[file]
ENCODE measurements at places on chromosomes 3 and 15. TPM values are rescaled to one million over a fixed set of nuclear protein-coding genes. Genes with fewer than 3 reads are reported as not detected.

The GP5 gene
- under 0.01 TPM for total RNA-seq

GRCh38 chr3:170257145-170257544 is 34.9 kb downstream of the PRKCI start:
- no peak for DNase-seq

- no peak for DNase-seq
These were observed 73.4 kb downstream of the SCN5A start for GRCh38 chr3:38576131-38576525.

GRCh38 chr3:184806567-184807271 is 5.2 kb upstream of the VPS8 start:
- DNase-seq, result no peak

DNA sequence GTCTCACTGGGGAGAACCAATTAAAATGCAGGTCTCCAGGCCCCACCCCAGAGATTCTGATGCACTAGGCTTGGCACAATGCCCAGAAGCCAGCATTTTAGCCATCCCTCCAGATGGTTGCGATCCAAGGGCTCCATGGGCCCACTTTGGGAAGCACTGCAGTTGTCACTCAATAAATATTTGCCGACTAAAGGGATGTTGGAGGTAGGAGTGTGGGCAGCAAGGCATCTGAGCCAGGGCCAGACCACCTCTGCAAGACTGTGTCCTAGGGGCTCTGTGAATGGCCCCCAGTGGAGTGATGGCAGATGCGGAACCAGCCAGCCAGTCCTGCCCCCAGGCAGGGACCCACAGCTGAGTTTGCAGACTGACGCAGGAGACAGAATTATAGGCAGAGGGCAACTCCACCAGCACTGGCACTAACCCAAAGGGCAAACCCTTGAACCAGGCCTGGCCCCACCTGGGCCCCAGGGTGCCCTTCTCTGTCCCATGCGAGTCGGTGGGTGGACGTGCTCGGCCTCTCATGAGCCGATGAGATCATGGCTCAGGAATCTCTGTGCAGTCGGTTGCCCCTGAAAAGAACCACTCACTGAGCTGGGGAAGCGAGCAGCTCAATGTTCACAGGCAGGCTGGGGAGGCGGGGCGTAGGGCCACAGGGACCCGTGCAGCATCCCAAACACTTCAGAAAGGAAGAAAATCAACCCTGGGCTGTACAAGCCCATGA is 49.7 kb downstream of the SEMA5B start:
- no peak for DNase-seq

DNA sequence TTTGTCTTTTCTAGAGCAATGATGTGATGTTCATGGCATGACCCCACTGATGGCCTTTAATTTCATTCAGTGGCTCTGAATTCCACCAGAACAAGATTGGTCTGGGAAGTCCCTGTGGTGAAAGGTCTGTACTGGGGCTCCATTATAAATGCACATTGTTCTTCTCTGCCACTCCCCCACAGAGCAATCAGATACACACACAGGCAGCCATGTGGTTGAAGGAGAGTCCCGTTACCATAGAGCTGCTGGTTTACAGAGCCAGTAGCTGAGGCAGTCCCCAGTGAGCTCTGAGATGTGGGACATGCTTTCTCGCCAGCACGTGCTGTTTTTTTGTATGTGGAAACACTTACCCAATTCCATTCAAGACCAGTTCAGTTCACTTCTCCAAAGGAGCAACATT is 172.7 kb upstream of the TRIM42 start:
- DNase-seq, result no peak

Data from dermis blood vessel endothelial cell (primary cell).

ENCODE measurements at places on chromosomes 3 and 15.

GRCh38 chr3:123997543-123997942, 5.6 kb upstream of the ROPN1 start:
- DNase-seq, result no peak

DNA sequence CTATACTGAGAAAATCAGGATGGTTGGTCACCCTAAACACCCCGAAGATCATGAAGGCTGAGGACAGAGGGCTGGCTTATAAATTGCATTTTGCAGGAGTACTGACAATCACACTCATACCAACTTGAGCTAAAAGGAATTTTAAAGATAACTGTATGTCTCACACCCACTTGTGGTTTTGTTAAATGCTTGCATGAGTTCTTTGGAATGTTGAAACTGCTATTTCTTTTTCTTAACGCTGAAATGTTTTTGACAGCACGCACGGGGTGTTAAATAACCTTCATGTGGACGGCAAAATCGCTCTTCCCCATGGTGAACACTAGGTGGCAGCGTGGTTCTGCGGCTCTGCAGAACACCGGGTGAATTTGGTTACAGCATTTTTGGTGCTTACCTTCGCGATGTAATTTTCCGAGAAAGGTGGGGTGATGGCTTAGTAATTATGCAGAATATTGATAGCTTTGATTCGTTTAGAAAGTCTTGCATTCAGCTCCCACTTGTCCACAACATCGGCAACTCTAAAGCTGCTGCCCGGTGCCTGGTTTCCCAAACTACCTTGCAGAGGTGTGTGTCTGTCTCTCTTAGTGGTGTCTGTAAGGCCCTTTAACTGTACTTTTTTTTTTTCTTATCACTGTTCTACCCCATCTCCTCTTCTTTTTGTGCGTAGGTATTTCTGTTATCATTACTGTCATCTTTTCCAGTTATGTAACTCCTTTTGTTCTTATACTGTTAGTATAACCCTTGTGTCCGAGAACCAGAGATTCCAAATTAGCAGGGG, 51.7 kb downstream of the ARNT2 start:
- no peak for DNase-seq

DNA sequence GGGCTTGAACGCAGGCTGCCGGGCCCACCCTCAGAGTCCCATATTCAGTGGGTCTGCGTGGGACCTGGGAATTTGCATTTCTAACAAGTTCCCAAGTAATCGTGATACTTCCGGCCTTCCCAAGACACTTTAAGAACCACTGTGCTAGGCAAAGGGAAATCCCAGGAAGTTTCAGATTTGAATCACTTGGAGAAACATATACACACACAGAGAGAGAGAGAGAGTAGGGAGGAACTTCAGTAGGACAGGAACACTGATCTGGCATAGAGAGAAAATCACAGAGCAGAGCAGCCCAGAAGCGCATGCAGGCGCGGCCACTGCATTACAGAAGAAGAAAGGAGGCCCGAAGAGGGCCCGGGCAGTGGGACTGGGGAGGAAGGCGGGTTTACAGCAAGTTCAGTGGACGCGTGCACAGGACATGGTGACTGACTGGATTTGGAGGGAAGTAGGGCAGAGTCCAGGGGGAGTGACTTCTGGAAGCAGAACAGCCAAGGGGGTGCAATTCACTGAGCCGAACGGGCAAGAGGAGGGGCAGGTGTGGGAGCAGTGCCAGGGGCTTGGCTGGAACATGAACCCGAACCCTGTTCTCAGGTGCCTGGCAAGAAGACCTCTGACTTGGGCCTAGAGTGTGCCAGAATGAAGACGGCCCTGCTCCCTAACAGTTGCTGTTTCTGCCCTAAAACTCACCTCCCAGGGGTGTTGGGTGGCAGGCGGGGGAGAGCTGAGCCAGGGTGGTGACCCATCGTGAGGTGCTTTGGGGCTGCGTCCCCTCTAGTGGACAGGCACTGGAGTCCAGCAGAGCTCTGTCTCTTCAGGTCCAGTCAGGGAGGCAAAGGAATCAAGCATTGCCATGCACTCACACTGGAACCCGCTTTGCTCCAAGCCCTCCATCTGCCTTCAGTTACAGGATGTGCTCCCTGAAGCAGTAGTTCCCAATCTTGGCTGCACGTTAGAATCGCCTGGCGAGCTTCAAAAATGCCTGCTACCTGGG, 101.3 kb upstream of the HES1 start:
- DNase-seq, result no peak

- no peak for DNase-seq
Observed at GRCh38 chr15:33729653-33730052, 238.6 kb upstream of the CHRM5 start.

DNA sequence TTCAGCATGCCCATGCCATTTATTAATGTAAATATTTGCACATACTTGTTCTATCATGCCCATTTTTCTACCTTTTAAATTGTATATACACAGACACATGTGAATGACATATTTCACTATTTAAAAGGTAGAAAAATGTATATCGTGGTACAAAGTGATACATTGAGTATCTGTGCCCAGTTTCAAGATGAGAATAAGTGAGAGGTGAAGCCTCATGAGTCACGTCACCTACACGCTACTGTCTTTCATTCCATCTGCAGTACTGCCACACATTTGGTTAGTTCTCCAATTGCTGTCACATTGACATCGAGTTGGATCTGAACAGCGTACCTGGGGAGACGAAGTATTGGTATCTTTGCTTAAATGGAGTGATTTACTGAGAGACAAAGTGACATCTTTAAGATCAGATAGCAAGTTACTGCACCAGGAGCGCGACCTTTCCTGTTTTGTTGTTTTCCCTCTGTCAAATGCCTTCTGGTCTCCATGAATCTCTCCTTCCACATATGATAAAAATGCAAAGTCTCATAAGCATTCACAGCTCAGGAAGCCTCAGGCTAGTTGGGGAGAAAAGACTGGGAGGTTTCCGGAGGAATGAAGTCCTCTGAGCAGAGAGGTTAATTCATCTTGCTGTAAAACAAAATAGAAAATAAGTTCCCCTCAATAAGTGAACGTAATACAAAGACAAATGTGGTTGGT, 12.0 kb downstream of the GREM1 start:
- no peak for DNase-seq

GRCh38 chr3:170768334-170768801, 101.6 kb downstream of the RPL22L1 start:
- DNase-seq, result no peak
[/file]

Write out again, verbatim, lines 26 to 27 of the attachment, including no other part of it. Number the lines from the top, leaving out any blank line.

GRCh38 chr3:170768334-170768801, 101.6 kb downstream of the RPL22L1 start:
- DNase-seq, result no peak